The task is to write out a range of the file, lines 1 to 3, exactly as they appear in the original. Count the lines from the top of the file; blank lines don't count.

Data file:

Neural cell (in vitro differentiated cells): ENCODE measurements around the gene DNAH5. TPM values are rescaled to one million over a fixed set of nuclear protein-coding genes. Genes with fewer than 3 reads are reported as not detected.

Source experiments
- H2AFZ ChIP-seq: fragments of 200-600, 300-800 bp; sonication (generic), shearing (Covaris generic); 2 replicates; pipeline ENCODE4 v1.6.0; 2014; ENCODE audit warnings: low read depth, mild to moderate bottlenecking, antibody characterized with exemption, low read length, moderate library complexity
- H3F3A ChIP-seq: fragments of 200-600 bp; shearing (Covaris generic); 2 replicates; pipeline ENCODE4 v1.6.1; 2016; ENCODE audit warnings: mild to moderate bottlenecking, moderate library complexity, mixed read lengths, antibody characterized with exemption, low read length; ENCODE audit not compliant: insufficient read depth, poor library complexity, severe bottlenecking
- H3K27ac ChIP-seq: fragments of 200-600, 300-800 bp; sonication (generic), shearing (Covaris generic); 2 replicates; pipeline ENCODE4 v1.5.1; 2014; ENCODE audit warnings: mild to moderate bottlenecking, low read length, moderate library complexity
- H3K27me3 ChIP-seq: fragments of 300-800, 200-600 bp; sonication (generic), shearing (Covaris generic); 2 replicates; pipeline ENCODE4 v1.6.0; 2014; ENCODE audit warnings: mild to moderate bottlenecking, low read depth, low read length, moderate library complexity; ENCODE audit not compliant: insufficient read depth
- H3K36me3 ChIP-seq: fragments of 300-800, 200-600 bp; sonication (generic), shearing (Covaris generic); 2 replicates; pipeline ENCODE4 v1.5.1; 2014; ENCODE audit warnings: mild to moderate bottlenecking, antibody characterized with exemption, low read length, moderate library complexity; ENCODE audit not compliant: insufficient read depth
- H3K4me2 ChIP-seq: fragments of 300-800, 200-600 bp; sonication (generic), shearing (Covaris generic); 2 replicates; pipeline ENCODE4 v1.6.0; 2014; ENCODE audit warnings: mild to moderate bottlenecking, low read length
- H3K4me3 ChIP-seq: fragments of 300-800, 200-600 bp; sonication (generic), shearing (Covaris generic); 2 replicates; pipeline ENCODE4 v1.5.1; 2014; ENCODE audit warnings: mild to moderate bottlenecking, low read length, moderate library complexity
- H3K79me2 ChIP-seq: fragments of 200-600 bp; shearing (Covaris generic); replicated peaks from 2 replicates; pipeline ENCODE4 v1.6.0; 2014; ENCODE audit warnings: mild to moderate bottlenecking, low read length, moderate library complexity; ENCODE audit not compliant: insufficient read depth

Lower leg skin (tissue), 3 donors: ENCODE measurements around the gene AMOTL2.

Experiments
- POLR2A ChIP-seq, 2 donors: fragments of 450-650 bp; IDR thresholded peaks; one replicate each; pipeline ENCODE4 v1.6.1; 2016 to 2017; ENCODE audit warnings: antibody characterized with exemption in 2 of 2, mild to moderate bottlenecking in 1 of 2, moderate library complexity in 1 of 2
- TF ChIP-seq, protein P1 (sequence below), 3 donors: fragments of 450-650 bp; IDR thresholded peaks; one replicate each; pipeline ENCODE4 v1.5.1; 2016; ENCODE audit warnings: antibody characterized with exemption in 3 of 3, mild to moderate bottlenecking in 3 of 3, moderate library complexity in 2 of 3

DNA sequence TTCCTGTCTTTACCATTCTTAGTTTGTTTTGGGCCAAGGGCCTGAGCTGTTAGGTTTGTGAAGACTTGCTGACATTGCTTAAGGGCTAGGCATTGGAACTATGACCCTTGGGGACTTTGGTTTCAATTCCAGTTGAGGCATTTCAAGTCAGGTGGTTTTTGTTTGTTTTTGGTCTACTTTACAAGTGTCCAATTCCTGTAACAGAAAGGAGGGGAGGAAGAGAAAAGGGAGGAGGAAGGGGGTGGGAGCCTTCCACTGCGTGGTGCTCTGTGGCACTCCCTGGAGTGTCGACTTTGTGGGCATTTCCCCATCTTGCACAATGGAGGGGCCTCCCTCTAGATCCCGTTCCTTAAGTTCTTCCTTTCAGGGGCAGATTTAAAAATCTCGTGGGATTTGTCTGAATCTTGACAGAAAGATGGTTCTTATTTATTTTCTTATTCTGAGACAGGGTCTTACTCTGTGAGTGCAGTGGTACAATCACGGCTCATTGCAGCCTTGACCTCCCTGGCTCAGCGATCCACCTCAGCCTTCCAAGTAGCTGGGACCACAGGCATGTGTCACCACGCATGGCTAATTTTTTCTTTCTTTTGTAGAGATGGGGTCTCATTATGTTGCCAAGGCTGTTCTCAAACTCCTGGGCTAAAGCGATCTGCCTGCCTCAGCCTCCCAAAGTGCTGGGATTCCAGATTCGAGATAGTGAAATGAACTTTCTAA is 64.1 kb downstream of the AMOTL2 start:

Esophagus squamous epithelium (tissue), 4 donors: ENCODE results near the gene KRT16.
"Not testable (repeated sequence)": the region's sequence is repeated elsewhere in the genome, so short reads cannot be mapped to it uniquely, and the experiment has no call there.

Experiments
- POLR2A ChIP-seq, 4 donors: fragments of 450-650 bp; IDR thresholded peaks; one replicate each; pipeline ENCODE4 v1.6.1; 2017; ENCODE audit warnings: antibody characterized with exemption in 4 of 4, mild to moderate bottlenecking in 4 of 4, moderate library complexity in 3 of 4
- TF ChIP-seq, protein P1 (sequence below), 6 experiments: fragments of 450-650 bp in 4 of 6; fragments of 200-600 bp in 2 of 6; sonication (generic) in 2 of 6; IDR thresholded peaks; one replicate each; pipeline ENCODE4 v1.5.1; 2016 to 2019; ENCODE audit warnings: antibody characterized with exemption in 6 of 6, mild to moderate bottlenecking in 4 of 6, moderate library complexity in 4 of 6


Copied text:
Neural cell (in vitro differentiated cells): ENCODE measurements around the gene DNAH5. TPM values are rescaled to one million over a fixed set of nuclear protein-coding genes. Genes with fewer than 3 reads are reported as not detected.

Source experiments
- H2AFZ ChIP-seq: fragments of 200-600, 300-800 bp; sonication (generic), shearing (Covaris generic); 2 replicates; pipeline ENCODE4 v1.6.0; 2014; ENCODE audit warnings: low read depth, mild to moderate bottlenecking, antibody characterized with exemption, low read length, moderate library complexity